Wednesday, July 11, 2018

My Problem with the #metoo Movement

Let me just say straight off the bat that I am not an ardent feminist. Too often feminism today is used as a cudgel to spread hatred against men, organized religion and the clergy, as well as promote rampant deviant sexual behaviour and norms. I am a feminist when it comes to equal pay for equal work, equal legal rights under a secular legal system, and a workplace free from unwanted sexual harassment. However, too often nowadays feminism is much broader than that, and encompasses such radical ideas (such as #SlutWalk or female imams for mixed congregations) that it is impossible to say "I am a feminist". Especially when they provide blanket support to the #meToo movement.

Now the #meToo movment has had a lot of positive impact. It's hard to deny that sexual harassment occurs, and has occurred, especially in  highly competitive industries such as entertainment, media and politics. While harassment by definition targets both genders (such as the famous Kevin Spacey case), the overwhelming number of times it is the male perpetrator against a female victim. The #meToo movement has brought out these cases in the public and made it easy for women to report such advances, as well as brought on awareness. That is a good thing.

However, there are serious problems.

1. All women who allege harassment are speaking the truth and their allegations are to be believed.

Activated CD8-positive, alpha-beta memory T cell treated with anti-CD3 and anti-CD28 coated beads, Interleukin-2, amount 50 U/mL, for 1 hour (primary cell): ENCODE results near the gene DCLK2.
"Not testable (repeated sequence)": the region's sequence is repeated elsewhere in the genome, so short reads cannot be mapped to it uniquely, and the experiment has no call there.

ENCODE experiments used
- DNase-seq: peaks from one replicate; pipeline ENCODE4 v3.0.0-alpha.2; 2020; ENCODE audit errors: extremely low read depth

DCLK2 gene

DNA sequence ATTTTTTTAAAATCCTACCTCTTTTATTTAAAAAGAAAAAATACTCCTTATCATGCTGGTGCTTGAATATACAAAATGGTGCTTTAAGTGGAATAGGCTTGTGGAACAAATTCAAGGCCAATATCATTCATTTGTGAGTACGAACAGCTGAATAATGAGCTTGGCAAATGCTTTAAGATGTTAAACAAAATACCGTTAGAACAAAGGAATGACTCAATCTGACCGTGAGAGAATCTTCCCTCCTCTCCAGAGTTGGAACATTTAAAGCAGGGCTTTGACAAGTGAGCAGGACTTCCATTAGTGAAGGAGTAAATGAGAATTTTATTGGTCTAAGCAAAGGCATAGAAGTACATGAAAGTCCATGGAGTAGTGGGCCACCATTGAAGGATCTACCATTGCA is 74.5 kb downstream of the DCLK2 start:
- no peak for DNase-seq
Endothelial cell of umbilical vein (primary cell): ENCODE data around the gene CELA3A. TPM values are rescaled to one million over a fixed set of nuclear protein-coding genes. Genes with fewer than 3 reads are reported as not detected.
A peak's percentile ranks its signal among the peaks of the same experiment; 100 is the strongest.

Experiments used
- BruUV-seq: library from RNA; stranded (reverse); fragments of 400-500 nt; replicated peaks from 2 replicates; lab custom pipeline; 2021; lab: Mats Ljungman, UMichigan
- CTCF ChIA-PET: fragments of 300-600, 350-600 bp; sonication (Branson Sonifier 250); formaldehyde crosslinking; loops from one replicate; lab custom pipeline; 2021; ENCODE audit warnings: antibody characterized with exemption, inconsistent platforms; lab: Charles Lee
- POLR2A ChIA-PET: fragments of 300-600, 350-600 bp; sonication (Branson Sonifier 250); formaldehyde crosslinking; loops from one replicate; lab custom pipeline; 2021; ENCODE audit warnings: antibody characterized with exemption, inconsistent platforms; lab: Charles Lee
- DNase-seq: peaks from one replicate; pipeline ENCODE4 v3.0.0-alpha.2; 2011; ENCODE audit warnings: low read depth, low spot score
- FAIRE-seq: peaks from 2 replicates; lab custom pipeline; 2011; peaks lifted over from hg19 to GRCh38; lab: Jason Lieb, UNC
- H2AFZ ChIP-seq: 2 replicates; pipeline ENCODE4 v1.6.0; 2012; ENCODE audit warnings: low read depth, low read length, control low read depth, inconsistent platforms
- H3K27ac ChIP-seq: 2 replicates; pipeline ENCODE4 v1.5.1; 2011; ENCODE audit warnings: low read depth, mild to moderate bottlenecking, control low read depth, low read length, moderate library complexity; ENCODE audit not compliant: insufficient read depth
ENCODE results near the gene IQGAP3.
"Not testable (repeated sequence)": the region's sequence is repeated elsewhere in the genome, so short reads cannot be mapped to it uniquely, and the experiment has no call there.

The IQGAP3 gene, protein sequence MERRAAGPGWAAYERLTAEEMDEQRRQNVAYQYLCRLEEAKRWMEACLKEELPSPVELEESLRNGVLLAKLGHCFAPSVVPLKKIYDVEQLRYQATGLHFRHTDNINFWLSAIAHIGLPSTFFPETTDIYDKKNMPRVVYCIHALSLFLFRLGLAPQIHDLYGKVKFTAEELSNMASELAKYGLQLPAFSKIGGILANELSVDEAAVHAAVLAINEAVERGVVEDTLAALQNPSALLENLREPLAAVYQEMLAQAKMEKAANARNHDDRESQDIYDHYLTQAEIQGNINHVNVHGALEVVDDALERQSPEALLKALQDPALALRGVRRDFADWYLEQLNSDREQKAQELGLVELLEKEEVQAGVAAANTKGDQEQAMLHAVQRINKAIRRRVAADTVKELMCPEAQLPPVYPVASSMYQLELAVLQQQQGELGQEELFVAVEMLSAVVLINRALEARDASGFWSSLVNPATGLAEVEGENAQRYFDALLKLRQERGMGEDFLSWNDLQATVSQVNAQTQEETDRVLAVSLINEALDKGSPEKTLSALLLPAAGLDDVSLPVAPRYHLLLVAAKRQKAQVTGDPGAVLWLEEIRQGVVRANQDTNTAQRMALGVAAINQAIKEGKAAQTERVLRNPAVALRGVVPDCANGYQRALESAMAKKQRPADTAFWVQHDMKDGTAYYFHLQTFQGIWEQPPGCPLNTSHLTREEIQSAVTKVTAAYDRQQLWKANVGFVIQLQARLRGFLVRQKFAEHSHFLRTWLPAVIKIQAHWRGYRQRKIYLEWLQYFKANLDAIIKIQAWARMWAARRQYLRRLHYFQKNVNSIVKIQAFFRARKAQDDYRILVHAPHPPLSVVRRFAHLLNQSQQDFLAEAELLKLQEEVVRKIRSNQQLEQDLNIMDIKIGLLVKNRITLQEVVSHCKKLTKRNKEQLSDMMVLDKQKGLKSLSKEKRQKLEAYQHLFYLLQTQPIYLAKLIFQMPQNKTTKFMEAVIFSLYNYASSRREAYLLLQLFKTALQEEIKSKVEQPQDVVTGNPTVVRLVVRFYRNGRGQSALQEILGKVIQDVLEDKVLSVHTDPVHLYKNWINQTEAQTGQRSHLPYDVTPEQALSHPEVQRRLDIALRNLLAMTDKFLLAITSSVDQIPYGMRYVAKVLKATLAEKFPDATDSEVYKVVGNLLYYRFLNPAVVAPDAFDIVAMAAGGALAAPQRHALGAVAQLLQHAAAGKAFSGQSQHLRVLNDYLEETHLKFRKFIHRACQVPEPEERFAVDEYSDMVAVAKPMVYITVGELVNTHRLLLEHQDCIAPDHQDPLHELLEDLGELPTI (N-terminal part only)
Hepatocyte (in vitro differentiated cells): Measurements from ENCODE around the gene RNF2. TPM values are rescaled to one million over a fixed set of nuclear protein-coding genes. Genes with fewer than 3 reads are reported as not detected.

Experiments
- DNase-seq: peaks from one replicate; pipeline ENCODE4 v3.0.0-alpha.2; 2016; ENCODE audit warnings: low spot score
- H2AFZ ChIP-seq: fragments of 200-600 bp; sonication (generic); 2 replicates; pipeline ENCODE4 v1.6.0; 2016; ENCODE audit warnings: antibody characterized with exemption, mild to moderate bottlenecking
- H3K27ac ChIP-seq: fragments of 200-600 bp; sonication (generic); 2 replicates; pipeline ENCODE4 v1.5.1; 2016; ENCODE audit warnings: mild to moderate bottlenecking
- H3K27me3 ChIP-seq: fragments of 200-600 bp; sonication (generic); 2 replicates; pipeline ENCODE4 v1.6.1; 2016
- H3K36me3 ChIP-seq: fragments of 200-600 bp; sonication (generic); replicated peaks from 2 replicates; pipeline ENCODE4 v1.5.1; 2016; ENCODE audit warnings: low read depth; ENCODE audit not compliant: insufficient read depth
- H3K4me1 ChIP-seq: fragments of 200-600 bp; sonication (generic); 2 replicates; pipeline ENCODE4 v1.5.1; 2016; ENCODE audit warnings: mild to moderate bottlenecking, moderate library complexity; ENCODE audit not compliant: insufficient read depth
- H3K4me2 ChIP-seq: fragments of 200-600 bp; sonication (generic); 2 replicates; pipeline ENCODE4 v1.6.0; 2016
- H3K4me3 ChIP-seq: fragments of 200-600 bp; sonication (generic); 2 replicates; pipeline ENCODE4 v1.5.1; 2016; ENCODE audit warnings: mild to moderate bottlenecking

There is a concentrated effort to say that ANY women who alleges certain harassment allegations is speaking the truth (because why would women lie) and therefore MUST be believed. Why would a woman come out with these "troubling incidents" if it wasn't true? Pardon my French, but what sort of legalized weed are you smoking?

The best example of this nonsense was during the celebrated Jian Ghomeshi trial. Even though Ghomeshi was legally charged and then legally acquitted of ALL five charges, rabid feminists still insisted that we MUST believe the women who came out with claims of non-consensual sex against him. EVEN though the court of the land found him not guilty. Even though the defense lawyer was able to prove inconsistencies in the witness's statements. Even though there were records of the alleged "victim" saying she loved what was done to her, after the incident. In an ironic twist, these same radical feminists turned on his lawyer Marie Henein - a female - for daring to take on the case and defend her client. You know, doing her job. Apparently the right to choose only goes so far.

Women lie. Women can lie. Take the case of Patrick Brown. The poor guy was all set to become the Premier of Ontario when two unproven allegations derailed his career overnight. His own political party, besotted with lust for power, turfed him. Then it turned out one of those cases had a glaring dishonesty, and now the whole thing is in front of the courts.

No one should be immediately believed when they bring forth a case of sexual allegation. Rather, everyone is presumed innocent until proven guilty. The burden of proof is, and should always remain, on the accuser.

2. A woman should be able to remain anonymous when she makes the accusation.